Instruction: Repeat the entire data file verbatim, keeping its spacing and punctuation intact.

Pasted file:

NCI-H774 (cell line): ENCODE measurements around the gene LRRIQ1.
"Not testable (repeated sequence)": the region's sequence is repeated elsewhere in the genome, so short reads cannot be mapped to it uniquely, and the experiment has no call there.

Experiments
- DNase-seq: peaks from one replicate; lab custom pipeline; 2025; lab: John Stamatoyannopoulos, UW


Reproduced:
NCI-H774 (cell line): ENCODE measurements around the gene LRRIQ1.
"Not testable (repeated sequence)": the region's sequence is repeated elsewhere in the genome, so short reads cannot be mapped to it uniquely, and the experiment has no call there.

Experiments
- DNase-seq: peaks from one replicate; lab custom pipeline; 2025; lab: John Stamatoyannopoulos, UW